Sunday, January 14, 2018

Trickle-Down Disobedience

The best thing a man can do for his culture when he is rich is to endeavor to carry out those schemes which he entertained when he was poor.
 - "On the Duty of Civil Disobedience" by Henry David Thoreau

If there's anything I know about the social behavior of those with little money and less opportunity is that when they get it, they spend it like it's bottomless and share it with everybody they know. This is not terribly healthy, nor long sighted, and it certainly doesn't lend oneself any progress to getting out of the hole that is dug by debt.

There used to be a thing in this country called trickle-down wealth.

What that meant was that giving tax breaks to the rich equated to stimulating the economy, because the rich either spent more money or created more opportunity by expanding their own business ventures. Unfortunately, it doesn't work that way anymore.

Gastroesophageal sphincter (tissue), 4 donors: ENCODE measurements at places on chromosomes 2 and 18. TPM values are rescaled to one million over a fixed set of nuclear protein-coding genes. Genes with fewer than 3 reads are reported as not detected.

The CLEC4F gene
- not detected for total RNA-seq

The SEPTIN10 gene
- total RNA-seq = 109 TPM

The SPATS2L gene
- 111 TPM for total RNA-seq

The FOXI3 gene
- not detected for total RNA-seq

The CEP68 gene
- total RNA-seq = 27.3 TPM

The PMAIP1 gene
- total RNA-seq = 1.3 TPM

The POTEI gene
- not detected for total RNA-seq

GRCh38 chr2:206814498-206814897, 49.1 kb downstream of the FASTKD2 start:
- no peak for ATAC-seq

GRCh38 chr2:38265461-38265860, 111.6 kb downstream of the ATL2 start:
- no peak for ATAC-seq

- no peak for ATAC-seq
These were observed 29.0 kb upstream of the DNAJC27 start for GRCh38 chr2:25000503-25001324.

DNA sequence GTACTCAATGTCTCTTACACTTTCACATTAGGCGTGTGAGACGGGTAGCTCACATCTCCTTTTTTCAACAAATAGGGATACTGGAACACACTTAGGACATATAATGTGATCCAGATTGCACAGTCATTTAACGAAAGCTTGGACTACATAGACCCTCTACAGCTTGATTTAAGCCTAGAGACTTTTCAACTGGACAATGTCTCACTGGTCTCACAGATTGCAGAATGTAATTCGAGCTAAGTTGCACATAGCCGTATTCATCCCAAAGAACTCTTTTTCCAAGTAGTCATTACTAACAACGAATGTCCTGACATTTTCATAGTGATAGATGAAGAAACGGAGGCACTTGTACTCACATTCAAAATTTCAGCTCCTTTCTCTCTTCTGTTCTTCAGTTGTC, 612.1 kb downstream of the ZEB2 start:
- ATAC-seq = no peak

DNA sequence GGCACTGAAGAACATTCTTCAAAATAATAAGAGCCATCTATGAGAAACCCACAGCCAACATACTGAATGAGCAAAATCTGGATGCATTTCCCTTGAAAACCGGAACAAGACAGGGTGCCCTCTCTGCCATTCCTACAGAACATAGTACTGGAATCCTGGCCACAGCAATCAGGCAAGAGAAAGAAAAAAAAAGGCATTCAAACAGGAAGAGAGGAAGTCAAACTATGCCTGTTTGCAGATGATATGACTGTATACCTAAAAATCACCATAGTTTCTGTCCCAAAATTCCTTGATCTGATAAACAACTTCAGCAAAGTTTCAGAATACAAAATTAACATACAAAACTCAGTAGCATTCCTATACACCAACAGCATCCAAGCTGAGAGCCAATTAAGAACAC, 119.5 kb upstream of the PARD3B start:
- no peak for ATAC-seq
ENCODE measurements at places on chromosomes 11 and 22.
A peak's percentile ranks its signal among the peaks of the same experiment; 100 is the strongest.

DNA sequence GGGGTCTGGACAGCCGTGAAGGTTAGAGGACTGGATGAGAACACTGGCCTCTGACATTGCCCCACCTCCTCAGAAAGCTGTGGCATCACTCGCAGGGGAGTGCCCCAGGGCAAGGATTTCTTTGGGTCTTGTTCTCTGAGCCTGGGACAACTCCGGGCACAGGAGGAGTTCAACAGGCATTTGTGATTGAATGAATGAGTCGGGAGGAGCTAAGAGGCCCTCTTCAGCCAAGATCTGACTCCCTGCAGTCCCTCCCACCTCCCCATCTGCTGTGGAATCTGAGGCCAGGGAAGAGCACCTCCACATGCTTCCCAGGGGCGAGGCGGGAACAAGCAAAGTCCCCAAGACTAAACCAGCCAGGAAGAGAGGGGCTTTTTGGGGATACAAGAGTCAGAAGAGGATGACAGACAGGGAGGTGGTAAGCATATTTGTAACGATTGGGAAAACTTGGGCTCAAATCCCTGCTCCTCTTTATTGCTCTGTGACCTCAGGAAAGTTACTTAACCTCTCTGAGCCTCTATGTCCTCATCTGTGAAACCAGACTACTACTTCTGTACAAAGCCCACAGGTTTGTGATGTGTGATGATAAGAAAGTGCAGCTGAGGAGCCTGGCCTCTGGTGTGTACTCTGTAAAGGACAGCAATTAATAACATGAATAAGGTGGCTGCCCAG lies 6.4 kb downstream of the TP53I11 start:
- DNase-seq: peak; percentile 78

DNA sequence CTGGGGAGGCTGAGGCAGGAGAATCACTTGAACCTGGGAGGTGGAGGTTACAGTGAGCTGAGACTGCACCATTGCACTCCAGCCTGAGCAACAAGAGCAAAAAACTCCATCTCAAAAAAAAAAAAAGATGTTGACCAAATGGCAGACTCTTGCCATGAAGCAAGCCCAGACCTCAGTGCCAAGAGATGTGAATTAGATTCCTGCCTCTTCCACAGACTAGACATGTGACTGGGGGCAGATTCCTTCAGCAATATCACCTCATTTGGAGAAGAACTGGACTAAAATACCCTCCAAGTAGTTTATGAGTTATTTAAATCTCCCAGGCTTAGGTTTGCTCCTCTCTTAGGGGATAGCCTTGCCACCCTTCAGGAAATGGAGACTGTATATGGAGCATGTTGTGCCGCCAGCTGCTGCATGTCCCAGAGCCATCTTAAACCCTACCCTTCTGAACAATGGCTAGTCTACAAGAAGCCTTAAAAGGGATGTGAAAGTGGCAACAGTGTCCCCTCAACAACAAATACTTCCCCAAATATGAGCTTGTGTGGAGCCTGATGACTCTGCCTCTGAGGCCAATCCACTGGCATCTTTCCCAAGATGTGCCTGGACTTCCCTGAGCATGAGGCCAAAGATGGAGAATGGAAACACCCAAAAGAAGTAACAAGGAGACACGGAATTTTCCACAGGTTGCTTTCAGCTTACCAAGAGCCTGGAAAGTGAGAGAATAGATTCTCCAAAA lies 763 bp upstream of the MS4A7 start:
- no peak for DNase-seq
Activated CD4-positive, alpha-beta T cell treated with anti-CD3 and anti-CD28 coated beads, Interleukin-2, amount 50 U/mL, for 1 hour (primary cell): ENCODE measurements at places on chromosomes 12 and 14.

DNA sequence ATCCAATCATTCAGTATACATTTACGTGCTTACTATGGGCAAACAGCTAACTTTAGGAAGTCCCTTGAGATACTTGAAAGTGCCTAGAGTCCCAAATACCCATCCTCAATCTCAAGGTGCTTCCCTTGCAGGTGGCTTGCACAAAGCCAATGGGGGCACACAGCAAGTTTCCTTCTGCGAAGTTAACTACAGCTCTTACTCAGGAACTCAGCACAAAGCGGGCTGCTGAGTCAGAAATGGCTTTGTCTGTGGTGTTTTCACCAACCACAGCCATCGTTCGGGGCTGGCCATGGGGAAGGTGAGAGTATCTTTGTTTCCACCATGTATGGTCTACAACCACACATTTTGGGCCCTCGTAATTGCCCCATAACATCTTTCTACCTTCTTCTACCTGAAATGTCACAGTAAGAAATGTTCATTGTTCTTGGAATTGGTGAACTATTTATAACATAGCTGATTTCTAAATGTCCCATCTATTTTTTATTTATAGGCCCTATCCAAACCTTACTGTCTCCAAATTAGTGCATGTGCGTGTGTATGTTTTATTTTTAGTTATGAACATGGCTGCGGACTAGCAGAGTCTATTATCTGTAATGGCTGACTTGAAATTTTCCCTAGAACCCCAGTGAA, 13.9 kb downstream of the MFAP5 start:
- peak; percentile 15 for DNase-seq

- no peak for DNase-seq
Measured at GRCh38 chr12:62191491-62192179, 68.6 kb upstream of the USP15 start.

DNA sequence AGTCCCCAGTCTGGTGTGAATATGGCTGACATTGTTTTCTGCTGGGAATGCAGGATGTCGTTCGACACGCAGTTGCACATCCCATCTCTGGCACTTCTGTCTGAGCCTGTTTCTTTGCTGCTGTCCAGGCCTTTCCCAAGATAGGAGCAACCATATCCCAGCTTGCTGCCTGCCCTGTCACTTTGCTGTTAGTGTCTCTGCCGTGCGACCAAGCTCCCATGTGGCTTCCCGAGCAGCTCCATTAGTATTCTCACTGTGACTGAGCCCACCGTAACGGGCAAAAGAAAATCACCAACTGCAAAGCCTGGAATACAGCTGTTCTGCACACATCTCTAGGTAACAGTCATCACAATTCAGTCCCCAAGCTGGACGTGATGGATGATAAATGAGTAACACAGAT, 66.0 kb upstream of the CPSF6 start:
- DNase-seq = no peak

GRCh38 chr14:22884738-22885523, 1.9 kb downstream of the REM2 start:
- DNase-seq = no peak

In today's world, many of the rich and the upper class as a whole, are more concerned with increasing their wealth than sharing it. Amateur politicians still use the pattern of trickle-down economics to stimulate their own selfish growth and no-one else's, hoping we won't notice.

I'm not saying they should spend their money like it's bottomless. I'm saying that if they spent more effort to spread and share their wealth and good fortune, they'd be all the more likely to find their luck increase.

I'm not saying that to sound like a fortune cookie. I'm saying that with an eye on men like Warren Buffet, who are not only proving it's true, but they're living it.

Speaking of which, have you seen Berkshire Hathaway's homepage? It doesn't have all the flash and shine of most pages you'll find of the garishly wealthy; the design is, so to speak, good enough.

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